If you think Christopher deserves a chance for a new, fair trial, which can only happen with a stay of execution, or want to show support for his sentence to be commuted (to a life sentence), please ask the Board of Pardons and Paroles for a stay of execution and to recommend clemency for Christopher. You can also contact Governor Greg Abbott directly and ask that he grant Christopher Young clemency.  In your letter, please include this information: full name: Christopher Anthony Young; birth date: September 24, 1983; TDCJ#999508

Catholic Mobilizing Network offers a sample letter, an email form, and some information on clemency here: https://catholicsmobilizing.org/event/christopher-young-1

Texas Board of Pardons and Paroles
8610 Shoal Creek Blvd, Austin, TX 78757
Fax: 512/467- 0945
Email: bpp-clemency@tdcj.state.tx.us or bpp-pio@tdcj.state.tx.us.

Governor Abbott: https://gov.texas.gov/contact

Sign this petition to the governor here: Mercy For Chris Young

received_10156551064111979

 

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Remember the Dead, and Fight Like Hell For the Living

RIP Antonio “TonyTone” Williams

“An eighties baby raised in the era of dopeboys, crack fiends, and kickdoor burglaries.

A young lion of Acres Homes, nurtured on street corners by uncles and old heads who’d yet to succumb to violence or the 3 strikes laws.

Little Antonio: all ears & energy. While his schoolmates were busy being teenagers he was trapping out of motel rooms, paying rent to his own mother, surviving shoot outs, and watching out for his younger brothers.

A black boy with an immeasurable will to live, he was. He & I met on Death Row– the last stop in the Pre-School to Prison Pipeline. I laughed when he introduced himself as TonyTone. He was trying to be serious, but a chipped front tooth diminished his attempt severely. I laughed louder; he began to laugh too. Later he would joke that my gap tooth was far funnier than his chipped one, and that he could not help but laugh.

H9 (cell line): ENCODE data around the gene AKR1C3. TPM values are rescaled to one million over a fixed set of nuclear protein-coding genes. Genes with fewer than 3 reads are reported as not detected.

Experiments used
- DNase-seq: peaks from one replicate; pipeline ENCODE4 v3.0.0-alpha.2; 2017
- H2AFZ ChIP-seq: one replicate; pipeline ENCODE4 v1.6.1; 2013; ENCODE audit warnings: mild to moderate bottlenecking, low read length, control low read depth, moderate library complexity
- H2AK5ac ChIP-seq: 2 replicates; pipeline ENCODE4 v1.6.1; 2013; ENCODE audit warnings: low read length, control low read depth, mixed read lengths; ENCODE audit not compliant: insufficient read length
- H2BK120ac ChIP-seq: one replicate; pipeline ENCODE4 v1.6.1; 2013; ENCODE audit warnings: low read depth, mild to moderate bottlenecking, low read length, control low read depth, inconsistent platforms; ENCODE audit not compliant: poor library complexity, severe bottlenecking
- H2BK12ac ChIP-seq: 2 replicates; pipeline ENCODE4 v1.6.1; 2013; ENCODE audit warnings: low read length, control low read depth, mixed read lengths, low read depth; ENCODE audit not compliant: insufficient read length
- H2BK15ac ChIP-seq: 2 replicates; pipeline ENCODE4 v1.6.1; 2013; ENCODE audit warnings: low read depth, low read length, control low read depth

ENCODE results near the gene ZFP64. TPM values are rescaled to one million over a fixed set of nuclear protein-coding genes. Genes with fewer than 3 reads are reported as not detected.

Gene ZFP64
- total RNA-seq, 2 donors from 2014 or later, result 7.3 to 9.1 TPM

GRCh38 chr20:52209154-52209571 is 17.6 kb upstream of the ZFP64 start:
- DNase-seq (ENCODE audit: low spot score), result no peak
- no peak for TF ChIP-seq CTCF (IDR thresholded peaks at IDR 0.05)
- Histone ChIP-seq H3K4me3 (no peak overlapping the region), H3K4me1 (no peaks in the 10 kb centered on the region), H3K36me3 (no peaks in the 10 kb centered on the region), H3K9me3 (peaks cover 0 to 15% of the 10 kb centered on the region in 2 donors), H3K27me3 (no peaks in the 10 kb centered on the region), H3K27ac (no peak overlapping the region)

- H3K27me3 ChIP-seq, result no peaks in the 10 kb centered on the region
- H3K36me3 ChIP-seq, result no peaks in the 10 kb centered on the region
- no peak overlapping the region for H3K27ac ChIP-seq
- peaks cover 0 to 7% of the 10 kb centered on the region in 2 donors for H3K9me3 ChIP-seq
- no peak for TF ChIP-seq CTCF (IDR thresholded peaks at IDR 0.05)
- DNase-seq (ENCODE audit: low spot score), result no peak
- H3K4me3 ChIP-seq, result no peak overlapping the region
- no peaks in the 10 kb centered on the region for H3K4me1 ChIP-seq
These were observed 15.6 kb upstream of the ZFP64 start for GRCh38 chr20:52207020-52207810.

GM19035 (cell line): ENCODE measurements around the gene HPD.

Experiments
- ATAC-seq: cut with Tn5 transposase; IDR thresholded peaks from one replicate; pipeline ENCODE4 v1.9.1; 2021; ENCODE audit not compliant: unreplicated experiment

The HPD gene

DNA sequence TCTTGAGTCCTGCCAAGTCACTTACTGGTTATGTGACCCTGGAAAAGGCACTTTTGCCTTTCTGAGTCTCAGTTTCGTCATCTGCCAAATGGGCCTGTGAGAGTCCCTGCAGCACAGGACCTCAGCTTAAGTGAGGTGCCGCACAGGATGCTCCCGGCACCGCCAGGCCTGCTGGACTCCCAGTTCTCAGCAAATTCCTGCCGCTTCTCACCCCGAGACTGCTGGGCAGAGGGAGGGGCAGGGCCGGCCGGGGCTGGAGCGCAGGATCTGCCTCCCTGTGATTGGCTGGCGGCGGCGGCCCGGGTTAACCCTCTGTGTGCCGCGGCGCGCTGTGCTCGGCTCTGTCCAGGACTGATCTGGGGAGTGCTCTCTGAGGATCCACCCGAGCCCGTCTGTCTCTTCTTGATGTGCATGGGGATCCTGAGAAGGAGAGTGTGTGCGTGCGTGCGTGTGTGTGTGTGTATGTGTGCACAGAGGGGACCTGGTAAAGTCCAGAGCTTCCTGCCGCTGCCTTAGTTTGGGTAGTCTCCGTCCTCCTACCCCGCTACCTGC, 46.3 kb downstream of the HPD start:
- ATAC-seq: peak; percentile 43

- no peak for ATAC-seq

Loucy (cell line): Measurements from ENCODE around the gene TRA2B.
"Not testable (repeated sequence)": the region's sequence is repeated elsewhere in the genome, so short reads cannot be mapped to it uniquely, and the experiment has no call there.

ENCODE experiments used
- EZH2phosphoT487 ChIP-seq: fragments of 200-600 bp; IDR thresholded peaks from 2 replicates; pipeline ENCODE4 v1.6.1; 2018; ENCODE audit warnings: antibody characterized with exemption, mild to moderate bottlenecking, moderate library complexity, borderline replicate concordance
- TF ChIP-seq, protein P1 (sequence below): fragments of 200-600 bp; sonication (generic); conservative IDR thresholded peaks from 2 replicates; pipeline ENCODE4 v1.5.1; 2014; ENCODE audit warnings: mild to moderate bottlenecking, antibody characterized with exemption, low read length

Our friendship was solidified a few years later while playing chess. Tony was one of the best chess players I’ve played. We both gambled on the game, but rarely did we gamble against each other. I asked him one day, as we were preparing to play, did he want to bet per game. He was quiet for a few moments, then looking directly at me he said, “Friends don’t hustle each other, bro”.

TonyTone was a friend.

I remember when he left for his court hearing. Weeks earlier we talked for the first time of his daughter, and his desire to be there with her. He left Death Row filled with hope. He had survived the streets, and had become a writer, poet, and a legal mind in prison. He was a beautiful, unbreakable man who deserved far more than the short life he received.

 

Long Live TonyTone!

#BlackLivesMatter

 

—Kichwa, Texas Death Row Inmate

tonytonepainting

Potrait of TonyTone, picture from MECA Dia De Los Muertos altar in Houston, October 2016.

Artist:

Howard Guidry #999226

Polunsky Unit

3872 FM 350 S.

Livingston, TX 77352

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Antonio “TonyTone” Williams, passed away under disputed circumstances in Harris County Jail in February 2015. TonyTone was formerly on Death Row and had been transferred to county jail for a hearing about new evidence in his case. Two witnesses had recanted their testimonies, citing police intimidation as their reason for falsely testifying against him at trial.

The Chronicle reported “The two women who saw the shooting from a second floor patio said they were told to identify Williams despite their claims that the killer was a man named Keith who had dreadlocks with blond tips, according to court documents…” While awaiting a ruling which could have overturned his sentence, he was allegedly found hanging in his cell by his shoelaces. TonyTone’s friends immediately felt that he may have been targeted by another inmate or staff due to his strong spirit of resistance. The only reason they can imagine he would have become suicidal is due to medical neglect, as he has previously been taking anti-depressants which he was denied in county jail, and mixed with the effects of solitary confinement this may have triggered a man who was known as “someone who would never give up” to become hopeless in Harris County Jail. His death was never given a fair investigation, but whether it was murder, or a reaction to negligence and torture, the Sherriff’s office is responsible for the conditions which led to this young man’s death. We must fight to make sure there is a future where there are no more senseless deaths in our jails and prisons. Prisoners rights are human rights, and their lives should matter to us too.

— the editor